Stefan Both

Proton professor fights cancer

The University Medical Centre Groningen (UMCG) is starting a new type of radiation therapy for cancer patients next month: proton therapy. Stefan Both, the very first ‘proton therapy professor’ in the Netherlands, symbolises the collaboration between physics and medical science.
By Freek Schueler / Photo by Reyer Boxem / Translation by Sarah van Steenderen

Both works at the radiotherapy department at the UMCG. Here, one of the very first proton therapy centers in the Netherlands is being constructed. Both hides his friendly eyes behind designer glasses. However, he looks as though he is still getting used to everything. And he is. He moved to the Netherlands for his new position only two months ago. What are his first impressions? ‘There are regulations for everything.’

He is originally Romanian, but he describes himself as ‘pretty global’. After he finished his physics studies, he moved to the United States to become a medical physics consultant, then later he moved on to the University of Pennsylvania, in Philadelphia. He started working as a professor at the RUG two months ago.

‘I was nicely surprised to find all the great work which has been done here, and I identify very closely with the goals and vision of this department.’ He will be working on the further development of the proton therapy in Groningen.

Proton therapy?

Cancer treatment can be divided into three categories: surgery, chemotherapy, and radiotherapy. In the case of the latter, conventionally, powerful X-rays would be used. This type of radiation affects the cancer cells’ DNA, killing them. Unfortunately, the radiation doesn’t just affect cancer cells. In addition to the tumour, healthy tissue is damaged as well.

The novel proton therapy doesn’t fire electromagnetic radiation at the tumour, but protons: particles from the atomic core. ‘And protons are unique! Protons release most of their energy at the end of their trajectory.’

This means it’s possible to treat tumours with great accuracy. Think of it as a minuscule bullet that stops moving halfway through the body: all the other tissue stays intact.

Any tissue that the protons do touch before arriving at the tumour is in general less affected in comparison to conventional radiotherapy. This is especially important when it comes to treating children. Because the healthy surrounding tissues in children are still growing, proton therapy can work especially well for them.


The idea behind proton therapy is not new. The potential advantages to protons were already identified fifty years ago. But the technology to make it work has evolved tremendously over the past few decades. The UMCG will be using a technology called ‘pencil beam scanning’. This enables radiation oncology physicians to treat the exact shape of the tumour in 3D, using a radiation pencil. This ensures that only the cancerous tissue is radiated.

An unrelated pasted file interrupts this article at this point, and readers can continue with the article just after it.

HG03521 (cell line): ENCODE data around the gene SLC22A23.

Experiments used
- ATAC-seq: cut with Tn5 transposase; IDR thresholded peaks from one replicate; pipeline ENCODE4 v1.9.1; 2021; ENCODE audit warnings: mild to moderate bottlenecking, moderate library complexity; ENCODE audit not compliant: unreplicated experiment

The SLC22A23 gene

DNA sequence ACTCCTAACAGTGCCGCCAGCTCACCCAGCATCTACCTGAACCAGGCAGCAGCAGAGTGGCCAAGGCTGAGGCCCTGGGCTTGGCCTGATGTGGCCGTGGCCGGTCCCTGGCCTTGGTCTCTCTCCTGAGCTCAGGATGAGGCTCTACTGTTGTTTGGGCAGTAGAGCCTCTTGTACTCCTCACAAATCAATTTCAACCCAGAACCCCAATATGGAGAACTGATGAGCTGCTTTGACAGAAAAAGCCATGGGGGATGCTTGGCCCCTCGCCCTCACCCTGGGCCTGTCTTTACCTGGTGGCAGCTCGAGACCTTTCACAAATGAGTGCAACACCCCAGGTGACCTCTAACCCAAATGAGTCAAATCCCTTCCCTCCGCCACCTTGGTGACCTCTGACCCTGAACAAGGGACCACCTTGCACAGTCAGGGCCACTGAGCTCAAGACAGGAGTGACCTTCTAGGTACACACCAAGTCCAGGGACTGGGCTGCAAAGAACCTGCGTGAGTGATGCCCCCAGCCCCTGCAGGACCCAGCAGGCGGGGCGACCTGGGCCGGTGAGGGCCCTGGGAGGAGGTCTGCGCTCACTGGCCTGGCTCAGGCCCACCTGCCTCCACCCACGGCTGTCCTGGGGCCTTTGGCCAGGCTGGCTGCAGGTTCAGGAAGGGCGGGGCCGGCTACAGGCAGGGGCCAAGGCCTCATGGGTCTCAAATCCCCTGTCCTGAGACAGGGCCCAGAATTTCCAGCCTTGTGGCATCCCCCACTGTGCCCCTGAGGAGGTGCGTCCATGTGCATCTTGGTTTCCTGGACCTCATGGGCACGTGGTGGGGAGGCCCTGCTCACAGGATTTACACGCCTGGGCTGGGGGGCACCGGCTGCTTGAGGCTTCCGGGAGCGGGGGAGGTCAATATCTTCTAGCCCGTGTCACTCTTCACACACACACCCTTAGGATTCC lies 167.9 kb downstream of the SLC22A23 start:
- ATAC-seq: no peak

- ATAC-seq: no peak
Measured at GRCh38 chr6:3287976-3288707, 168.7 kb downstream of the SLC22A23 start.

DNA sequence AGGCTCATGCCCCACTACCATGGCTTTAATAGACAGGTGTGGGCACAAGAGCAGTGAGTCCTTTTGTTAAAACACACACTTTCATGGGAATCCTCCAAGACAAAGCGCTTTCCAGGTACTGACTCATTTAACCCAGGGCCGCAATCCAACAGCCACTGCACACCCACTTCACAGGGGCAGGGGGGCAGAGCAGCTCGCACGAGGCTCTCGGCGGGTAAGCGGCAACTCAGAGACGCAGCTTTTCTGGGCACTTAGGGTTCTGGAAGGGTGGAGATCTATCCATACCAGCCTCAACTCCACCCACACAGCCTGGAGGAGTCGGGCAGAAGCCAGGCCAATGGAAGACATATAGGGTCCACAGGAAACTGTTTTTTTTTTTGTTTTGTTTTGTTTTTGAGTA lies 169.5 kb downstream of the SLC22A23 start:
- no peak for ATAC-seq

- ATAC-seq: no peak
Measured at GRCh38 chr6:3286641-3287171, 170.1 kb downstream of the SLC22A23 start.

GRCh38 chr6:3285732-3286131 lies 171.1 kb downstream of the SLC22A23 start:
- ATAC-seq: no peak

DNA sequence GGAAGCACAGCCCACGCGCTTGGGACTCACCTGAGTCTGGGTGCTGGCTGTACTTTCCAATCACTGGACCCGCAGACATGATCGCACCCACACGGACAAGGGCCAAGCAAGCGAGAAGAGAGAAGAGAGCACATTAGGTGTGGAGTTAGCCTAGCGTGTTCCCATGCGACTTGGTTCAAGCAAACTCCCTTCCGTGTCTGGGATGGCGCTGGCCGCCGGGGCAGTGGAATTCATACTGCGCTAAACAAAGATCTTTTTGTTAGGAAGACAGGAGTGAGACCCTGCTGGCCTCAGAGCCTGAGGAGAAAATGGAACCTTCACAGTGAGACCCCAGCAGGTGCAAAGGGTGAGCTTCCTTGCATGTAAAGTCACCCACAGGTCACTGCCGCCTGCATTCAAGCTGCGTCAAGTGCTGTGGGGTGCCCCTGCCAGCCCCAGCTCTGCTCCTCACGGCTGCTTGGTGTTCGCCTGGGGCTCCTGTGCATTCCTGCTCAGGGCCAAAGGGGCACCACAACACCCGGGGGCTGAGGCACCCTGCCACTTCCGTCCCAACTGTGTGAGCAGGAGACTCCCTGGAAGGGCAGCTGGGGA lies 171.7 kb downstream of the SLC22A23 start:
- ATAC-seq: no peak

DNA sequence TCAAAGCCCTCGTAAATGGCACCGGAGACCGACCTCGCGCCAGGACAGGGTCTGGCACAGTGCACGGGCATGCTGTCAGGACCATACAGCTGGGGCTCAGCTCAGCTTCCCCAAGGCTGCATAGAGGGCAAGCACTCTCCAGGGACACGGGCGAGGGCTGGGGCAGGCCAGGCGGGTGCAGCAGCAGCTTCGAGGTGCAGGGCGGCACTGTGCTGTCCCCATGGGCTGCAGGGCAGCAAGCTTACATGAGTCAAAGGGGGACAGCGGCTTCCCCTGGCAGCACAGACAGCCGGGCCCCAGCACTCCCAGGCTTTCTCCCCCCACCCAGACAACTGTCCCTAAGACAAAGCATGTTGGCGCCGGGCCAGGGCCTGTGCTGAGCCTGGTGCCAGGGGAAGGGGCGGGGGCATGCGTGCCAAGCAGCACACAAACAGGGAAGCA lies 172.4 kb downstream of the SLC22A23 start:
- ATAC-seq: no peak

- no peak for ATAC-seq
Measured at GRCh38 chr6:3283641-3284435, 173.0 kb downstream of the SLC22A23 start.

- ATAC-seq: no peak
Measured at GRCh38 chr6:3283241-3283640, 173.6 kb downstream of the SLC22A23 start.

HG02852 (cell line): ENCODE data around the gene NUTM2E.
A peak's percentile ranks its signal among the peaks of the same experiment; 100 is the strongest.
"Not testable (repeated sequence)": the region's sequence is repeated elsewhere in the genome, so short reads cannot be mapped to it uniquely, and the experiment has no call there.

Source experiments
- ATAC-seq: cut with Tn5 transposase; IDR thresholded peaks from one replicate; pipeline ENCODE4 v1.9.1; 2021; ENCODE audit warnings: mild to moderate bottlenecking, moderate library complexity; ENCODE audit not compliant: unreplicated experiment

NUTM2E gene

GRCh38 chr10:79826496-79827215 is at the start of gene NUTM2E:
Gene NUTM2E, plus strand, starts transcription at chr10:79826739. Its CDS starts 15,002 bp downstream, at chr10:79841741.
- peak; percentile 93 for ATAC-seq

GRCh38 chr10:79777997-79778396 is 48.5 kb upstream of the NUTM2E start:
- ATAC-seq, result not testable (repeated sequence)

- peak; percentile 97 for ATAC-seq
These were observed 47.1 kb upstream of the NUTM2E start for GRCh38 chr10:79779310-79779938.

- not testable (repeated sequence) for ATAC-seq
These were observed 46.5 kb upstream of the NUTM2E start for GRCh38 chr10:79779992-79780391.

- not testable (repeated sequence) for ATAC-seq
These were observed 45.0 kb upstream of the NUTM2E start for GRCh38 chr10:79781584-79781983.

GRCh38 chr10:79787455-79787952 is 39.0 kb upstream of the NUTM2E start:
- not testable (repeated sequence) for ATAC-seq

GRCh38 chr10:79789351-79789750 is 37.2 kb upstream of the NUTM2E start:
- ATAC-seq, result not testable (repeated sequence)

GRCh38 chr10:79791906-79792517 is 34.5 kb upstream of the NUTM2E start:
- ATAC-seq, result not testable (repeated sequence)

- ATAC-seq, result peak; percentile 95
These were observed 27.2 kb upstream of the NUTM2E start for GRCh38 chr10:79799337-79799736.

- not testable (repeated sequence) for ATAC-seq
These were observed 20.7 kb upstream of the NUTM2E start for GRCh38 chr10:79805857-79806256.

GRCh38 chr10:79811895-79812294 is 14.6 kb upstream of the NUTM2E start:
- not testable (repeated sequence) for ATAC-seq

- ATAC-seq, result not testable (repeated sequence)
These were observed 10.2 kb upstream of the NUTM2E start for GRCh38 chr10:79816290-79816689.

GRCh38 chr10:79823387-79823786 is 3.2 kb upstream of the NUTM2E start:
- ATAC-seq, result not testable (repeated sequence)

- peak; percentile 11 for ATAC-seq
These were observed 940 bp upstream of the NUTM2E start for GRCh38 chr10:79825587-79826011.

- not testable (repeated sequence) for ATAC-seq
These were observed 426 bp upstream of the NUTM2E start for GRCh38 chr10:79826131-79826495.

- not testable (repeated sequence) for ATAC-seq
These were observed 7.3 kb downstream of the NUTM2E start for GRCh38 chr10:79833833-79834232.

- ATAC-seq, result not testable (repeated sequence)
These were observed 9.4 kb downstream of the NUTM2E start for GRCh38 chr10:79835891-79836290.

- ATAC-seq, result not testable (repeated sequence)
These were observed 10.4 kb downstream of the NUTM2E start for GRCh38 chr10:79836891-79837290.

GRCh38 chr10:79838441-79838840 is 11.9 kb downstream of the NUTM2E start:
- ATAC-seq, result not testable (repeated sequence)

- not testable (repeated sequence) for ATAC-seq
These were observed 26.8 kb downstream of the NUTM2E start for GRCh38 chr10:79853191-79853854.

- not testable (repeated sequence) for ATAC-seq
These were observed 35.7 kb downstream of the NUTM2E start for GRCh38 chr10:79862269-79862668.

This is an amazing development, of course. But this kind of precision is also one of the new technique’s pitfalls. Simply put, a relatively small change in circumstances may lead to large deviations. This could be a different patient, a different organ within the same patient, or the way the machines are calibrated. Organs that move, such as the lungs, are also more difficult to treat because the therapy is so precise.

The challenge lies in deploying the therapy to ensure that it can be used advantageously and accurately on every single body part and every single patient. But we’re not there yet.


That’s partially due to the current high costs of the treatment. The machines needed are usually several storeys high. In the machine, there is a couch, which holds the patient, and a snout, which emits the radiation. At the UMCG, the couch doesn’t just move horizontally and vertically; it’s robotic and it can turn and tilt to allow the machine to radiate patients from all angles.

Both’s role

Both is not a physician. ‘My role remains within the boundaries of my profession’, he says. His focus lies on the technological advances in radiotherapy, and partners with physicians to introduce them safely to the clinic, while he remains engaged to push the envelope to deliver the best possible treatment to patients.

One example is adaptive radiation therapy: in this type of therapy, the radiation can be adjusted to fit the situation and size of the tumour on a daily basis. Together with colleagues working on the issue of how to radiate moving organs, he develops tools and instruments to be implemented in the clinic and advises doctors on how to best use them.

Medical physicists help doctors to treat patients the way they aim to. Both: ‘It’s not always that what you see on the computer, it is also happening in the patient. We are bridging the gap between the maturity of the technology and the clinical requirements.’

Both’s biggest goal is to make optimal use of the proton’s characteristics. This will certainly keep him busy for the time being. And all those regulations? ‘There are pluses and minuses to that, but overall I think it has pluses’, says Both.


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